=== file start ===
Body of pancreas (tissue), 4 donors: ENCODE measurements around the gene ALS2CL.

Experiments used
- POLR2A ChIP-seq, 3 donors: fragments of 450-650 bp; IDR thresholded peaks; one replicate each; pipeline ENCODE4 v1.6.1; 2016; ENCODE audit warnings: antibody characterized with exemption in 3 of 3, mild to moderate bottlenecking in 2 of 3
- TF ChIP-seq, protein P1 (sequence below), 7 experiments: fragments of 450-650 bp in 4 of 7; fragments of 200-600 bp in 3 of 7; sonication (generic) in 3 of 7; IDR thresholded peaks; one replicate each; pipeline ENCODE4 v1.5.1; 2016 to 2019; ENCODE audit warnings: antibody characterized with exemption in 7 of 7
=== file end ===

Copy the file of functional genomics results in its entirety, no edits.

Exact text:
Body of pancreas (tissue), 4 donors: ENCODE measurements around the gene ALS2CL.

Experiments used
- POLR2A ChIP-seq, 3 donors: fragments of 450-650 bp; IDR thresholded peaks; one replicate each; pipeline ENCODE4 v1.6.1; 2016; ENCODE audit warnings: antibody characterized with exemption in 3 of 3, mild to moderate bottlenecking in 2 of 3
- TF ChIP-seq, protein P1 (sequence below), 7 experiments: fragments of 450-650 bp in 4 of 7; fragments of 200-600 bp in 3 of 7; sonication (generic) in 3 of 7; IDR thresholded peaks; one replicate each; pipeline ENCODE4 v1.5.1; 2016 to 2019; ENCODE audit warnings: antibody characterized with exemption in 7 of 7